Pachelbel's work enjoyed enormous popularity during his lifetime; he had many pupils and his music became a model for the composers of south and central Germany. Today, Pachelbel is best known for the Canon in D, the only canon he wrote - although a true canon at the unison in three parts, it is often regarded more as a passacaglia, and it is in this mode that it has been arranged and transcribed for many different media. In addition to the canon, his most well-known works include the Chaconne in F minor, the Toccata in E minor for organ, and the Hexachordum Apollinis, a set of keyboard variations.

Pachelbel's music was influenced by southern German composers, such as Johann Jakob Froberger and Johann Kaspar Kerll, Italians such as Girolamo Frescobaldi and Alessandro Poglietti, French composers, and the composers of the Nuremberg tradition. Pachelbel preferred a lucid, uncomplicated contrapuntal style that emphasized melodic and harmonic clarity. His music is less virtuosic and less adventurous harmonically than that of Dieterich Buxtehude, although, like Buxtehude, Pachelbel experimented with different ensembles and instrumental combinations in his chamber music and, most importantly, his vocal music, much of which features exceptionally rich instrumentation. Pachelbel explored many variation forms and associated techniques, which manifest themselves in various diverse pieces, from sacred concertos to harpsichord suites.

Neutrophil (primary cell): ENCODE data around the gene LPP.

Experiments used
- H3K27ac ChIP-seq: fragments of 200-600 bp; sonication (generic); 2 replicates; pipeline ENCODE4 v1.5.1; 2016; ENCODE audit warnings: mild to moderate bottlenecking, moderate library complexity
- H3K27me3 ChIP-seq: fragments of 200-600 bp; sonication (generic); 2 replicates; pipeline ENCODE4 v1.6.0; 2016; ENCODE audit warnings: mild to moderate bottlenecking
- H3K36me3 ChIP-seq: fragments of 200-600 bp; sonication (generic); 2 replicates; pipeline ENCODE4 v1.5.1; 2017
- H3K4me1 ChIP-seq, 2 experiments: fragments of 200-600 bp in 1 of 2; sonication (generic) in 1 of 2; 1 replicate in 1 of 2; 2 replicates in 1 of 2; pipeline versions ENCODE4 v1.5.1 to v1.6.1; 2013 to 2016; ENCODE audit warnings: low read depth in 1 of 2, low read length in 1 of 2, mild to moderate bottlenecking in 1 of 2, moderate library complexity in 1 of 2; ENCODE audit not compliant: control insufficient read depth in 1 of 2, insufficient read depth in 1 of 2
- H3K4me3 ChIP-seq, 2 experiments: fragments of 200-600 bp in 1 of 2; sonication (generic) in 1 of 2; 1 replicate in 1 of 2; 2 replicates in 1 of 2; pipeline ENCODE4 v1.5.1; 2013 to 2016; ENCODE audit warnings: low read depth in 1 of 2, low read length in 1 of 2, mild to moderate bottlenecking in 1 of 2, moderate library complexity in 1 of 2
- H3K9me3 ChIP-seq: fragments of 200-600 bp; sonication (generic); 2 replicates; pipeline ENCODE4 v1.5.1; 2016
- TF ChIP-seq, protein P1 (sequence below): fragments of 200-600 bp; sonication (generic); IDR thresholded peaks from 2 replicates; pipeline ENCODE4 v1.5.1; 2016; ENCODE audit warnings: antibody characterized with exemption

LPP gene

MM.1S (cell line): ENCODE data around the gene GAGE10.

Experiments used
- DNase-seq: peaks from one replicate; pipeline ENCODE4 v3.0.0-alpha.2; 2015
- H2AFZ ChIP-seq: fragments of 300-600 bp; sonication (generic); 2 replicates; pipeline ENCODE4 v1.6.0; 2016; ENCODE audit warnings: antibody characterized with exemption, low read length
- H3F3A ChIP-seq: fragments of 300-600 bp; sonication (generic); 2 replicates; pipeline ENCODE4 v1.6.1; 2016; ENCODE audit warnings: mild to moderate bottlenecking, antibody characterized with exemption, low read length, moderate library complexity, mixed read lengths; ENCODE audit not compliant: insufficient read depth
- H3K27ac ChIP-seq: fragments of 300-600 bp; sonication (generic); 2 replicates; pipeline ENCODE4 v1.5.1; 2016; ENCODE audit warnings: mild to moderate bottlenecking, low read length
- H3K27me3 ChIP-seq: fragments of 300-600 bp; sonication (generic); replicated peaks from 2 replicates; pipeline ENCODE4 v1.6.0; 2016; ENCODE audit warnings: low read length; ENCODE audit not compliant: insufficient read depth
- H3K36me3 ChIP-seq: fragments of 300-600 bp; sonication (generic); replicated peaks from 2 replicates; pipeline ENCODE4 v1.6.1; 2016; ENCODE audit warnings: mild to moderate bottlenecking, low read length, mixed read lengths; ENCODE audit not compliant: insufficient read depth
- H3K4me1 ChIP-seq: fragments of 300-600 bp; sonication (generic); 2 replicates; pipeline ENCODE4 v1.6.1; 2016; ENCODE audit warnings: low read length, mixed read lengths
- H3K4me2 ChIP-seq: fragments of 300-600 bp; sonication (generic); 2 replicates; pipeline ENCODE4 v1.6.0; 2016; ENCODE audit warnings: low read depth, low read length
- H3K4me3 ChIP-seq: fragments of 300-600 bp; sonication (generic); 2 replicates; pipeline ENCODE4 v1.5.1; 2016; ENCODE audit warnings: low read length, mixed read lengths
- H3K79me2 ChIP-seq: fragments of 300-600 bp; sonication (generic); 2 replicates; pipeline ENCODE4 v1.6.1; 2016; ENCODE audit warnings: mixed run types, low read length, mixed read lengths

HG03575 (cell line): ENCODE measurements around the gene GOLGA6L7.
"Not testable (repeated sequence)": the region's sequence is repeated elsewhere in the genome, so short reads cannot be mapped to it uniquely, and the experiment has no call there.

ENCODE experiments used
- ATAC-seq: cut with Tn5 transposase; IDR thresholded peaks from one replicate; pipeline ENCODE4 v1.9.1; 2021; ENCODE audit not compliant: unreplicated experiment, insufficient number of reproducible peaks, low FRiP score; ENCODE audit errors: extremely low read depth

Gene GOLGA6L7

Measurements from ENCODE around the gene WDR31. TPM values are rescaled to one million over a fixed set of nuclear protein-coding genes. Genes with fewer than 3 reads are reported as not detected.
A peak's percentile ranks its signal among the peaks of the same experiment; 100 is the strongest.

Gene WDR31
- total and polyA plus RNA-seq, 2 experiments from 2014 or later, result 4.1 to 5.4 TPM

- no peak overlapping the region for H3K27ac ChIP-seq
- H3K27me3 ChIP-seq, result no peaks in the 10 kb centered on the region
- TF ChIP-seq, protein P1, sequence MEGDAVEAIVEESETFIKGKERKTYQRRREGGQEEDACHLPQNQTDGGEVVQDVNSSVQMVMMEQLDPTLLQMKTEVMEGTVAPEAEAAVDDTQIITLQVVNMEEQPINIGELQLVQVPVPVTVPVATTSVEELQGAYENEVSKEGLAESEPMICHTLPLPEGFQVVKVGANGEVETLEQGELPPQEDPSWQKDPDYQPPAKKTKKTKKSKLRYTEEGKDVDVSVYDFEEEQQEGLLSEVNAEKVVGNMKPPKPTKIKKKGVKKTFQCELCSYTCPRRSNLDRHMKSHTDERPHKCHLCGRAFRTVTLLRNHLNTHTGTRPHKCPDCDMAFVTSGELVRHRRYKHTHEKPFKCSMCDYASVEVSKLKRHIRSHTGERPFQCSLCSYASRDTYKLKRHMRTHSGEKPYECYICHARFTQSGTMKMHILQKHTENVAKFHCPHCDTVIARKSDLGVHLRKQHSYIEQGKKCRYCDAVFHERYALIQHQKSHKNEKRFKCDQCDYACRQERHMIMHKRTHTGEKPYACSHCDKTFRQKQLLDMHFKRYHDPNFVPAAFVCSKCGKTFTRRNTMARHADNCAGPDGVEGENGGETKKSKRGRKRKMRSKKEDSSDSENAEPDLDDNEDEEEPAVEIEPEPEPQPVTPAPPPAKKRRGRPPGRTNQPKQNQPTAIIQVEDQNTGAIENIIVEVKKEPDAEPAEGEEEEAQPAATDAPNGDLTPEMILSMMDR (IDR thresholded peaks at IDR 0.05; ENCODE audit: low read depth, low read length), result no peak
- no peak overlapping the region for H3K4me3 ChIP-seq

Josef Hofmann
Josef Hofmann
Josef Casimir Hofmann (originally Józef Kazimierz Hofmann; January 20, 1876 – February 16, 1957) was a Polish American pianist, composer, music teacher, and inventor.[1Josef Hofmann was born in Podgórze (a district of Kraków), in Austro-Hungarian Galicia (present-day Poland) in 1876. His father was the composer, conductor and pianist Kazimierz Hofmann, and his mother the singer Matylda Pindelska. He had also an older sister - Zofia Wanda, b. June 11, 1874 also in Krakow.
Debussy
Debussy
Achille-Claude Debussy (August 22, 1862 – March 25, 1918) was a French composer. Along with Maurice Ravel, he is considered one of the most prominent figures working within the field of Impressionist music, though he himself intensely disliked the term when applied to his compositions. Debussy was not only among the most important of all French composers but also was a central figure in all European music at the turn of the twentieth century.

Debussy's music virtually defines the transition from late-Romantic music to twentieth century modernist music. In French literary circles, the style of this period was known as Symbolism, a movement that directly inspired Debussy both as a composer and as an active cultural participant.
Apocalyptica
Apocalyptica